It was a Himalayan task: Getting the heaviest and biggest helicopter of the Indian Air Force to a newly built helipad 11,660 feet above sea level.
At 9.45 am on Tuesday, with temperatures hovering around -4 degrees Celsius, the Mi-26 helicopter landed on the special helipad near Kedarnath shrine in the Himalayas, enthusing officials and workers engaged in reconstruction works in the area ravaged in the 2013 floods.
The Uttarakhand government has signed an agreement with the IAF to fly heavy machines and vehicles weighing a total of 125 tonnes from the base station at Gauchar in Chamoli to Kedarnath.
The Russian-made Mi-26, the country’s only rotorcraft of its tonnage, will help agencies engaged in reconstruction work by hauling heavy machines and trucks to the mountainous region, speeding up the work.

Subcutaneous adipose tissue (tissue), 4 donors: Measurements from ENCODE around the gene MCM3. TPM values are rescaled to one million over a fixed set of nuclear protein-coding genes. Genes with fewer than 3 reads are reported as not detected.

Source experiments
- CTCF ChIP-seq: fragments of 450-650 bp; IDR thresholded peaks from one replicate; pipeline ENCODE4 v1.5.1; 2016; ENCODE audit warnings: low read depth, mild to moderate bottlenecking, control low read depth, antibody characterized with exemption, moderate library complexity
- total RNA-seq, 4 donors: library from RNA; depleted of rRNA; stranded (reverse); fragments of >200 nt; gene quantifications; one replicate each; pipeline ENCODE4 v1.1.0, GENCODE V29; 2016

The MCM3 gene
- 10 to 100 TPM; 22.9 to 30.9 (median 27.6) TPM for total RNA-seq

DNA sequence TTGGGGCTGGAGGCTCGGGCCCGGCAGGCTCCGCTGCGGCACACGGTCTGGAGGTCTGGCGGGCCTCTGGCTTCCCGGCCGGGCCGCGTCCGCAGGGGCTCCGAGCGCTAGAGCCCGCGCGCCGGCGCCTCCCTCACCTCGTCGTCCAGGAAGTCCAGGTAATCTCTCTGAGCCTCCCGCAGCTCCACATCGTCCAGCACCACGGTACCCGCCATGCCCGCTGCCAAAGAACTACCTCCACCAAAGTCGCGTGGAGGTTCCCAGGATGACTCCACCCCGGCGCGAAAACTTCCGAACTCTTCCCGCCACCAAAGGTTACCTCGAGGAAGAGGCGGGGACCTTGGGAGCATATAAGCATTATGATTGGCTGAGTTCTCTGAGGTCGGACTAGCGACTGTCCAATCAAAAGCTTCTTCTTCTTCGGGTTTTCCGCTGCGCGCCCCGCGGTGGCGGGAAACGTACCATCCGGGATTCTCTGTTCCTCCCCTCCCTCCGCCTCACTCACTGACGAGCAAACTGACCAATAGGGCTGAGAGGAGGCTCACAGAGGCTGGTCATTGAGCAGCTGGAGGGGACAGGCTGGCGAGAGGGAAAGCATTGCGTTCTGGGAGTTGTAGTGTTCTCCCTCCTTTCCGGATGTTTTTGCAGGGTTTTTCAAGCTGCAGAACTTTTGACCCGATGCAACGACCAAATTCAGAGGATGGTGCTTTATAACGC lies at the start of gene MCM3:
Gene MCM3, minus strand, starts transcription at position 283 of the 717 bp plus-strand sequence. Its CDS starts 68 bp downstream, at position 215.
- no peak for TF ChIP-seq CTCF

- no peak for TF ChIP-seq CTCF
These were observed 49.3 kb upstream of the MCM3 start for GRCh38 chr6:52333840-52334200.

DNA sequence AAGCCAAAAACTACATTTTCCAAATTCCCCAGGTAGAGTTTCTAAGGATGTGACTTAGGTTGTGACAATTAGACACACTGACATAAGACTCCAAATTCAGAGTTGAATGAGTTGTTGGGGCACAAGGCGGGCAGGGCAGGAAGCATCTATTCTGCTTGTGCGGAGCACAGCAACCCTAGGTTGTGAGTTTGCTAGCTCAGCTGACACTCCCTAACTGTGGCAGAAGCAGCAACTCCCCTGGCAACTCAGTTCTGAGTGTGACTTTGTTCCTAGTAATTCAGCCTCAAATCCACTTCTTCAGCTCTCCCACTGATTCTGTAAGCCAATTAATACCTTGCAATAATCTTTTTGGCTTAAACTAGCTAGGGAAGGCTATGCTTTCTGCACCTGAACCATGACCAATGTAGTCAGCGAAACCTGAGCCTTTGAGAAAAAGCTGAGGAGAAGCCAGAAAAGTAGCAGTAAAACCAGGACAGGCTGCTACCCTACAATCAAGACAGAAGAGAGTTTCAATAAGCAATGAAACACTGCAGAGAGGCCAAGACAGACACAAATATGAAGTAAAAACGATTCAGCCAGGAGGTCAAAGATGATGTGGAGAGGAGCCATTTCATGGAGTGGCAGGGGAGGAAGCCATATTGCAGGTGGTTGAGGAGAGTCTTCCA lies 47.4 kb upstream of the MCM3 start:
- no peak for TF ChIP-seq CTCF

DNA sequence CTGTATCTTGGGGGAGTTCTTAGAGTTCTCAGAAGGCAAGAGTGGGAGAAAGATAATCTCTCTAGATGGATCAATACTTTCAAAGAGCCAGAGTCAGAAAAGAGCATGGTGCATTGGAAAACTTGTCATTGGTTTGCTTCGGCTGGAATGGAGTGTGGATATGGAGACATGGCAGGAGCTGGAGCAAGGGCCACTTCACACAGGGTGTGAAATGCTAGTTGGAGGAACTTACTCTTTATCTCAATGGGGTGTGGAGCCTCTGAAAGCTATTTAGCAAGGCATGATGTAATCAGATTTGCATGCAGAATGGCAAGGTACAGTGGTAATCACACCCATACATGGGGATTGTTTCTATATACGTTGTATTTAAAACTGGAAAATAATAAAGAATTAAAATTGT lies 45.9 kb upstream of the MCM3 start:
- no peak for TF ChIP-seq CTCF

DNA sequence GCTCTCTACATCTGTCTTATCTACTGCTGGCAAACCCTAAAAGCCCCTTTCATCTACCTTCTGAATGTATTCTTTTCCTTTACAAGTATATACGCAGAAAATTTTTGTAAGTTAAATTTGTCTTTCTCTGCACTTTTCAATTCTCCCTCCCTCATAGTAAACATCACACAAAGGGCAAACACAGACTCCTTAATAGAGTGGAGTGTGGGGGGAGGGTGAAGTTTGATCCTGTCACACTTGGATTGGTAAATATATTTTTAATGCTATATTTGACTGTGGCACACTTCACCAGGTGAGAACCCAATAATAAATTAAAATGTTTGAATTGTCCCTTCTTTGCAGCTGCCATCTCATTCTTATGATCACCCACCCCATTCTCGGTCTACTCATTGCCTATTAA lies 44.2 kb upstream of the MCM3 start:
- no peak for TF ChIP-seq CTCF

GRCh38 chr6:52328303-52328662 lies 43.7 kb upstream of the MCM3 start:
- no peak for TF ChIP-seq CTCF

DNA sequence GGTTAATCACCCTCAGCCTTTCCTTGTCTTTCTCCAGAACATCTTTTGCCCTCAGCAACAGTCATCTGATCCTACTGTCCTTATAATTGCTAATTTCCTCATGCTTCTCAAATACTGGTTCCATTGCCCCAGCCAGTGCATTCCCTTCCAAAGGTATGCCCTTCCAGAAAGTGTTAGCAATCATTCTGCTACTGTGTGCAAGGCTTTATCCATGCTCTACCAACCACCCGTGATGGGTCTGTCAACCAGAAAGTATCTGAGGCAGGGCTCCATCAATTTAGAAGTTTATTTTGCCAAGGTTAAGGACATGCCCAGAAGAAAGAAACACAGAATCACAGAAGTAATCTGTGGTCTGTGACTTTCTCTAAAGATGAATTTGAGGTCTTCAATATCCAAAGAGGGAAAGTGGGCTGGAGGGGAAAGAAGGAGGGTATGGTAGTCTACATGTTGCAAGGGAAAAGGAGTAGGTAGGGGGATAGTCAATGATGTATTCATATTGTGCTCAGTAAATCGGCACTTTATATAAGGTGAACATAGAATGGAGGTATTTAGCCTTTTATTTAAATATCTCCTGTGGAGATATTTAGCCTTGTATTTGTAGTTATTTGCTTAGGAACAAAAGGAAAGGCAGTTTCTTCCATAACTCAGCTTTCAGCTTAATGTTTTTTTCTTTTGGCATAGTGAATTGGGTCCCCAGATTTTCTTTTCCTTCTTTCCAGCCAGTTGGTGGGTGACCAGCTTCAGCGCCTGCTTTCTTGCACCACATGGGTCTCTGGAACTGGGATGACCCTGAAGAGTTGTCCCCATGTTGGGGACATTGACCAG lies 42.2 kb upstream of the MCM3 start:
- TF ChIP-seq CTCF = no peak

Machines listed to be flown to one of the most geographically fragile locations in the country include five trucks, two earth-movers, one Hydralift crane and two snow blowers.
Officials of the Nehru Institute of Mountaineering (NIM), the agency taking care of more than 90% of the reconstruction works in the area, said their task would become easy once the Mi-26 starts delivering the machinery and vehicles.
Colonel Ajay Kothiyal, the principal of the institute, said Tuesday’s trial landing was a success. He said the helicopter would help transport heavy and earth-moving machinery under extreme and trying conditions. “So far, it was being done manually,” he said.
Kothiyal said the Mi-26 can carry a maximum of 8 to 10 tonnes in one sortie and will have to make, on an average, two sorties a day, depending on the weather in the region.
At least 5,000 people died in monsoon flooding and landslides that struck parts of Uttarakhand. The Mandakini river in spate destroyed towns along the stream -- Rambara, a portion of Gaurikundu, and the entire township of Kedaranath.